Givlaari successfully treats acute attacks in woman with AIP, 36

Report is 1st to support therapy as effective in acute intermittent porphyria

Patricia Inácio, PhD avatar

by Patricia Inácio, PhD |

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A woman sitting on a bed holds her abdomen in pain.

Treatment with Givlaari (givosiran) successfully resolved acute attacks of acute intermittent porphyria (AIP) in a 36-year-old woman who had been experiencing recurrent bouts of abdominal pain over the prior three years.

According to researchers, this is the first report supporting the use of Givlaari “as an effective therapeutic alternative” for acute attacks in AIP.

The woman’s case was described in a report titled “Acute intermittent porphyria: acute flare-up resolved with givosiran,” which was published as a letter to the editor in the journal Medicina Clinica.

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AIP, the most common form of acute porphyria, is a rare genetic disease characterized by disruptions in the production of heme, a molecule that plays a key role in oxygen transport in the body.

The disease is caused by mutations in the HMBS gene, which encodes an enzyme that is involved in the first steps of heme production. As a result, heme precursors called porphyrins, such as 5-aminolevulinic acid (ALA) and porphobilinogen (PBG), accumulate to toxic levels, leading to sudden and severe attacks primarily characterized by abdominal pain and sometimes by neurological changes.

While most patients experience only a few attacks during their lifetime, a small fraction experience recurrent attacks. Such repeated attacks can lead to long-term complications, such as kidney failure and high blood pressure.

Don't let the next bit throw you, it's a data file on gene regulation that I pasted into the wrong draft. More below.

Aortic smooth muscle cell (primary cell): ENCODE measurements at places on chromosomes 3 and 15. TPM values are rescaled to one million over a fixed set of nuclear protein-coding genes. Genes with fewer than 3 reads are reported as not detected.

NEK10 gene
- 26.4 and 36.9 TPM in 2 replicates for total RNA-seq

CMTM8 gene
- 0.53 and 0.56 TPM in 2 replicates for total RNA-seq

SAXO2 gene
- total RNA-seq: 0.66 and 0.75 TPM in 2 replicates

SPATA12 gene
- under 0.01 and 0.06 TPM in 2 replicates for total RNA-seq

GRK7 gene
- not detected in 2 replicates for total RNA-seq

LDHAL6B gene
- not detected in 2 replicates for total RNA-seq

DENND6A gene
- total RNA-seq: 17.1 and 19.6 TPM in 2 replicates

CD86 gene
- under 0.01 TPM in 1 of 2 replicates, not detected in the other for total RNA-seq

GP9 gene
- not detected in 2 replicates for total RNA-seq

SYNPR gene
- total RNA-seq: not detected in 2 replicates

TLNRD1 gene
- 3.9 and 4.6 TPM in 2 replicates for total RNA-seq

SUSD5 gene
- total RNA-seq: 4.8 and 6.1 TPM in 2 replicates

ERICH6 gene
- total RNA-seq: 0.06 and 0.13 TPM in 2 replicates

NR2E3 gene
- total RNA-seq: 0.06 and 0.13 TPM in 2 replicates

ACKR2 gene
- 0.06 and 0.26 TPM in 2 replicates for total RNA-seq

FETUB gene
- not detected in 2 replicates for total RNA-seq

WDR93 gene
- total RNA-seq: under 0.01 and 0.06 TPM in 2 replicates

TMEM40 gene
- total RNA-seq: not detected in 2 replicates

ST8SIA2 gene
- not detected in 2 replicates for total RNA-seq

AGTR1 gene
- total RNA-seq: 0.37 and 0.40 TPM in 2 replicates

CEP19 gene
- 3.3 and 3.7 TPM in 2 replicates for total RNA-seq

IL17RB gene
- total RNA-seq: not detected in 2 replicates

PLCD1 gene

In this report, clinicians in Spain described the case of a woman with recurrent AIP whose acute attacks were resolved after treatment with Givlaari.

[This case] opens the way to the development of new studies with this treatment as a targeted therapy during outbreaks in selected patients.

The women sought treatment at a hospital in Barcelona after experiencing intermittent abdominal pain for three weeks.  Her clinical history included recurrent abdominal pain with outbreaks for the previous three years.

A physical examination showed she had high blood pressure and a faster than normal heart rate, but found no other issues. Blood work showed no changes in red blood cell and white blood cell numbers, nor in kidney or liver function.

An ultrasound of the abdomen showed potential signs of acute inflammation of the gallbladder. That led the woman to undergo a laparoscopic cholecystectomy — a minimally invasive surgical procedure to remove the gallbladder.

After the surgery, however, she experienced worsening abdominal pain, which was accompanied by progressive weakness of her arms and legs. She also showed low level of consciousness and experienced respiratory difficulties, which required admission to intensive care for intubation, or assisted breathing.

At this time, clinicians suspected AIP, which was confirmed by the Hoesch test, a qualitative test that can be used to detect the presence of PBG in the urine. Treatment was started with hemin, an on-demand therapy given to control porphyria attacks, and glucose, or blood sugar.

PBG and ALA were subsequently found in blood, urine, and feces samples, and a genetic test revealed the presence of a  mutation in the HMBS gene.

After discontinuing treatment with hemin, the woman experienced a total of three attacks within one month. Clinicians then opted to start her on Givlaari, which seemed to resolve the attacks.

Hemin was completely withdrawn after she started treatment with Givlaari. At a one-year follow-up, she had experienced no new attacks and had made a full recovery.

According to authors, this case “opens the way to the development of new studies with this treatment as a targeted therapy during outbreaks in selected patients.”